Complications

Chronic pancreatitis can lead to complications like nutrient malabsorption, diabetes, and pseudocysts which can rupture and get infected.

Diagnosis

To diagnose the condition, the doctor will require the patient’s medical history, a physical exam, a panel of blood tests, a chest X-ray, an abdominal ultrasound and an endoscopic retrograde cholangiopancreatography.

Treatment and Surgical Interventions

Treatment for chronic pancreatitis focuses on reducing pain and improving digestive function. The patient is administered pain medication, insulin, artificial digestive enzymes and steroids as required. Some treatment programs use endoscopy to relieve pain and eliminate blockages. Surgical intervention is usually not required but may help patients with severe symptoms and complications.

Prevention

To prevent chronic pancreatitis, quit alcohol and tobacco consumption.

Pancreatic Duct Stones (Pancreatic Duct Calculi)

Overview

Pancreatic stones are hard, calcified deposits that occur in the pancreatic duct. Pancreatic duct stones are an indicator of chronic pancreatitis.

Signs and symptoms

Pancreatic stones may cause chills, fever, jaundice, nausea, upper abdominal pain and vomiting.

Causes and risk factors

Pancreatic duct stones are gallstones that have left the gallbladder and obstruct the pancreatic duct. This causes fluid build-up in the pancreas and the liver. Being overweight, of advanced age or eating a high cholesterol diet puts you at a higher risk for pancreatic duct stones.

Complications

Pancreatic duct stones can cause serious complications if left untreated, including cholangitis, jaundice and pancreatic necrosis.

Diagnosis

The condition is diagnosed based on patient medical history, a physical exam, and a panel of blood and imaging tests to identify the extent of pancreatitis and the location of the obstruction.

Treatment and Surgical Interventions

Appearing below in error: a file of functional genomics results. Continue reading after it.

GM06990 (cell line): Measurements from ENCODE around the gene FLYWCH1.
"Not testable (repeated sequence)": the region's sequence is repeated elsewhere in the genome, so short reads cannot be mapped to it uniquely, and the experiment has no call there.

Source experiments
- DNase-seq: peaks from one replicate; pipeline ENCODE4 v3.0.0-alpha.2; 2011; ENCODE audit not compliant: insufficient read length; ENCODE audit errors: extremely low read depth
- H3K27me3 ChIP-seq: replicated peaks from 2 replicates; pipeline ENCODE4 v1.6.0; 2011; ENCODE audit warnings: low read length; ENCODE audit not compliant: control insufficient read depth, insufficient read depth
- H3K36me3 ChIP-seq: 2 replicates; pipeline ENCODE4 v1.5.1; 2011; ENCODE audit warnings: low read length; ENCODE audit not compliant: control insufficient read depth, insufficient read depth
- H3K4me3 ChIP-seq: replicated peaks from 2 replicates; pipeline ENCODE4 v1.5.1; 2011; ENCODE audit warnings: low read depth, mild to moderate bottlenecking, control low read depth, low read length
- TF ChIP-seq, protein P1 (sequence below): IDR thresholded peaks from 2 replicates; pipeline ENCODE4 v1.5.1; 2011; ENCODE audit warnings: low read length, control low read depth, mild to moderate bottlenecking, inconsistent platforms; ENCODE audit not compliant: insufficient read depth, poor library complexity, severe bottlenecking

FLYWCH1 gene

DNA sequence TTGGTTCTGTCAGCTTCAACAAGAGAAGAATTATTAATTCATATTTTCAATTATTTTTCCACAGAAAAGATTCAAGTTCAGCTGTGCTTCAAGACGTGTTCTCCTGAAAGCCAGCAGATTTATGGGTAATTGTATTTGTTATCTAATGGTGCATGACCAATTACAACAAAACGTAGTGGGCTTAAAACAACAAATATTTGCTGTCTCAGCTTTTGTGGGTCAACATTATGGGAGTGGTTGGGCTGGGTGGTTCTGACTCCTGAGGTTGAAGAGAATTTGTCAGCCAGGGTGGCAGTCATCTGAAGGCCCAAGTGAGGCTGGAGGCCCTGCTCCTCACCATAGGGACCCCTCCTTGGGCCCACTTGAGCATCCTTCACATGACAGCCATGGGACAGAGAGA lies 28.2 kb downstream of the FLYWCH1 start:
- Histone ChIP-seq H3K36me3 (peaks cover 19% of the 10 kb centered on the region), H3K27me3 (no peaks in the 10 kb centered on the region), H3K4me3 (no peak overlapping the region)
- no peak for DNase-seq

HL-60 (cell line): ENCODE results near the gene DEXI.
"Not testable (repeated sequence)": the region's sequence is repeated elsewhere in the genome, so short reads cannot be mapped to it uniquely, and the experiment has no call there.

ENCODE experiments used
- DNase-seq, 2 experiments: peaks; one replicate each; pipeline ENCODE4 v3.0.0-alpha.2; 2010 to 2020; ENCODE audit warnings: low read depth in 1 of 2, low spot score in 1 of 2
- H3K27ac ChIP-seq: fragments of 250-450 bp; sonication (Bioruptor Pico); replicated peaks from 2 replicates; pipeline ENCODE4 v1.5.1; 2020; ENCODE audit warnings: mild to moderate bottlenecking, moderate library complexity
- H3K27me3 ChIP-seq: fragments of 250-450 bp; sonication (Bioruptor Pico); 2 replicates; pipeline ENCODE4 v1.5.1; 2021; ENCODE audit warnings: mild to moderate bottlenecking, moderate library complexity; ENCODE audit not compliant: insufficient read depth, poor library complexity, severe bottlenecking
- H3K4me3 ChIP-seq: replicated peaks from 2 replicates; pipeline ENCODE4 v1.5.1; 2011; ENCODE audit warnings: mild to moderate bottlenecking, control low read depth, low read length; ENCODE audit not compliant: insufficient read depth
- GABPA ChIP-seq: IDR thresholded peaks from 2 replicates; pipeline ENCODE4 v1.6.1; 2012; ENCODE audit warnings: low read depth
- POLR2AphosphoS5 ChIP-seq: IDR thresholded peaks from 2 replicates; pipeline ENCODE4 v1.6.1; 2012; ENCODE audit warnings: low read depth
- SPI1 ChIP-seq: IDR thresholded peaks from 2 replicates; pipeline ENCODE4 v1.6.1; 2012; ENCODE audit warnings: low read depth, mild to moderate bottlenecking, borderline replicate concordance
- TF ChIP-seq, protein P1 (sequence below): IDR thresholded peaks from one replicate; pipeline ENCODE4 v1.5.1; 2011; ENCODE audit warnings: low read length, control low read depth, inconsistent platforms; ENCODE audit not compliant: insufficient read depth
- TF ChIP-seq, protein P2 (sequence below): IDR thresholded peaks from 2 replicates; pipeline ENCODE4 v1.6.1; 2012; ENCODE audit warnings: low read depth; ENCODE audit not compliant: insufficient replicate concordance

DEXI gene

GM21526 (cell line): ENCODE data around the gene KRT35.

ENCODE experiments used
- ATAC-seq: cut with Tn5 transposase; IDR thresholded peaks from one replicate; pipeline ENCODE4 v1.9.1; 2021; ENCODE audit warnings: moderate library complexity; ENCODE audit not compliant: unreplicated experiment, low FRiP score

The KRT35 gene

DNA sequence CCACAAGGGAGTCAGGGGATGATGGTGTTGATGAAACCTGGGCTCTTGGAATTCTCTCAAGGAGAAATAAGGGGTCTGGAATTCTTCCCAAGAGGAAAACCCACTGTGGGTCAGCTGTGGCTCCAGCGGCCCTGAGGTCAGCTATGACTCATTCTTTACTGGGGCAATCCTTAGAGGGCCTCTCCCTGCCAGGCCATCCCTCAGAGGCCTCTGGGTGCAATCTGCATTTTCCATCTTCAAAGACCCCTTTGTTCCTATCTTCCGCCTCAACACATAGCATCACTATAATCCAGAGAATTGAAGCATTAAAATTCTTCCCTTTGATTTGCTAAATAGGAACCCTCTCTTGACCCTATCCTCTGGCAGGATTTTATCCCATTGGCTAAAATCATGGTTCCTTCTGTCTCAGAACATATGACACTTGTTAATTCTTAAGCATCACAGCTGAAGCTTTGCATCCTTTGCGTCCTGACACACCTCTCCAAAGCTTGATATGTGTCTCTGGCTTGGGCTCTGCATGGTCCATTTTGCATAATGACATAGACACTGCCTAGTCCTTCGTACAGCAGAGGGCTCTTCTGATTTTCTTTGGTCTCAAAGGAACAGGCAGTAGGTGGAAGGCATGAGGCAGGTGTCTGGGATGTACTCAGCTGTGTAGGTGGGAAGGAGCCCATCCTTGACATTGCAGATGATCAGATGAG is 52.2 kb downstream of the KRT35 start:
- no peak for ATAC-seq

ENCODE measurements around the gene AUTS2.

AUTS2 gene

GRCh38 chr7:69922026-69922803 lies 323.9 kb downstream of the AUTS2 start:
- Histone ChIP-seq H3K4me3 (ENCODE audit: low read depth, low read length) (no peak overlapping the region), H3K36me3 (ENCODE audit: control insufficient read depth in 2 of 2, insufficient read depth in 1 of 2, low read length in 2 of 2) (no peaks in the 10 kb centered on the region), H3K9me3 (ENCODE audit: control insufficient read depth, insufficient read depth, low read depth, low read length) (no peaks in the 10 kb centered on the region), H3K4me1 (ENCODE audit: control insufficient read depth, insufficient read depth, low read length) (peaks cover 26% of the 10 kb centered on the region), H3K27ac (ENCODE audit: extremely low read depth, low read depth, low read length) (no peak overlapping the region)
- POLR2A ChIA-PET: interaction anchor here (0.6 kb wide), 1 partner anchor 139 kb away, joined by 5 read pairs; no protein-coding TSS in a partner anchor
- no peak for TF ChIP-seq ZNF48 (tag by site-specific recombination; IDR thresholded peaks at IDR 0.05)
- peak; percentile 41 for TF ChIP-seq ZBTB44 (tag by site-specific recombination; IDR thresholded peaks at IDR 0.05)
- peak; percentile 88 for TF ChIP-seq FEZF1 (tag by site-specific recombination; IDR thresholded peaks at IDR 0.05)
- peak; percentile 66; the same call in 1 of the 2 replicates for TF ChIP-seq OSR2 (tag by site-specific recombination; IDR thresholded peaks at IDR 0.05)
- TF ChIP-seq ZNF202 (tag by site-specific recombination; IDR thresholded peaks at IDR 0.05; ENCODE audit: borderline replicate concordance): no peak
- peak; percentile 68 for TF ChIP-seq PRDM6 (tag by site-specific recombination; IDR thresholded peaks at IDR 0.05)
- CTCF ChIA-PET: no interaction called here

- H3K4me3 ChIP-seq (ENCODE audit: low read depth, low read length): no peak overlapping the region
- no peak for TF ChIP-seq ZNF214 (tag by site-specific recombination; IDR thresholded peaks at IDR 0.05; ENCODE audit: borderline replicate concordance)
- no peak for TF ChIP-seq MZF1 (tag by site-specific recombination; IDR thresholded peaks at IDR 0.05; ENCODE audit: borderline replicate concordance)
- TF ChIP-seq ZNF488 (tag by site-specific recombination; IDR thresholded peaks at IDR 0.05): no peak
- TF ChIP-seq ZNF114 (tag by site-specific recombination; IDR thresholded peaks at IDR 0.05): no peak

If the inflammation of the pancreas is mild, the issue may be resolved by replacing eating and drinking with IV fluids for a few days. In more severe cases, the stone is removed surgically or in an endoscopic procedure known as ERCP.

Prevention

Pancreatic duct stones are not entirely preventable; However, the risk can be managed by eating healthy, exercising and controlling your cholesterol levels.

Pancreatic Cancer

Overview

Pancreatic cancer occurs in the digestive juice producing tissues of the pancreas. Due to the location of the pancreas in the abdomen, pancreatic cancer may be difficult to detect and is often diagnosed in the later stages.

Signs and symptoms

Early pancreatic cancer doesn’t usually cause any symptoms. In the advanced stages, pancreatic cancer causes loss of appetite, unexplained weight loss, abdominal and lower back pain, blood clots and jaundice. The patient may also experience an enlarged gall bladder and dark urine output.

Causes and risk factors

The cause of pancreatic cancer is unknown. However, inherited gene mutations and acquired gene mutations are known risk factors for pancreatic cancer. Smoking increases your risk of pancreatic cancer.

Complications

As the tumor grows, it can involve surrounding organs, causing jaundice, vomiting, back pain.

Diagnosis

Early diagnosis of pancreatic cancer increases the chances of cure. The doctor will review the patient’s medical history, conduct a physical exam, a panel of blood tests, CT scans, and endoscopic ultrasound and if necessary, a biopsy of the tumor.

Treatment and Surgical Interventions

Pancreatic cancer is difficult to cure as it is usually diagnosed at late stages. There are two surgical procedures performed to remove a cancerous tumour in the pancreas depending on the location of the tumor. A whipple procedure is used when the tumor is in the head region of the pancreas, while a distal pancreatectomy is used when the tumor is in the tail region of the pancreas.